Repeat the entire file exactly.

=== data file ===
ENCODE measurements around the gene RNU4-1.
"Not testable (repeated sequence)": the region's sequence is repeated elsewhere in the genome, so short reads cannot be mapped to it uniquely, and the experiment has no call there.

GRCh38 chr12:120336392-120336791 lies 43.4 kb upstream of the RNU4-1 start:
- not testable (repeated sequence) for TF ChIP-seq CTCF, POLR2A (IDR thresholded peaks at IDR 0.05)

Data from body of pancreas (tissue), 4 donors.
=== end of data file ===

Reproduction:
ENCODE measurements around the gene RNU4-1.
"Not testable (repeated sequence)": the region's sequence is repeated elsewhere in the genome, so short reads cannot be mapped to it uniquely, and the experiment has no call there.

GRCh38 chr12:120336392-120336791 lies 43.4 kb upstream of the RNU4-1 start:
- not testable (repeated sequence) for TF ChIP-seq CTCF, POLR2A (IDR thresholded peaks at IDR 0.05)

Data from body of pancreas (tissue), 4 donors.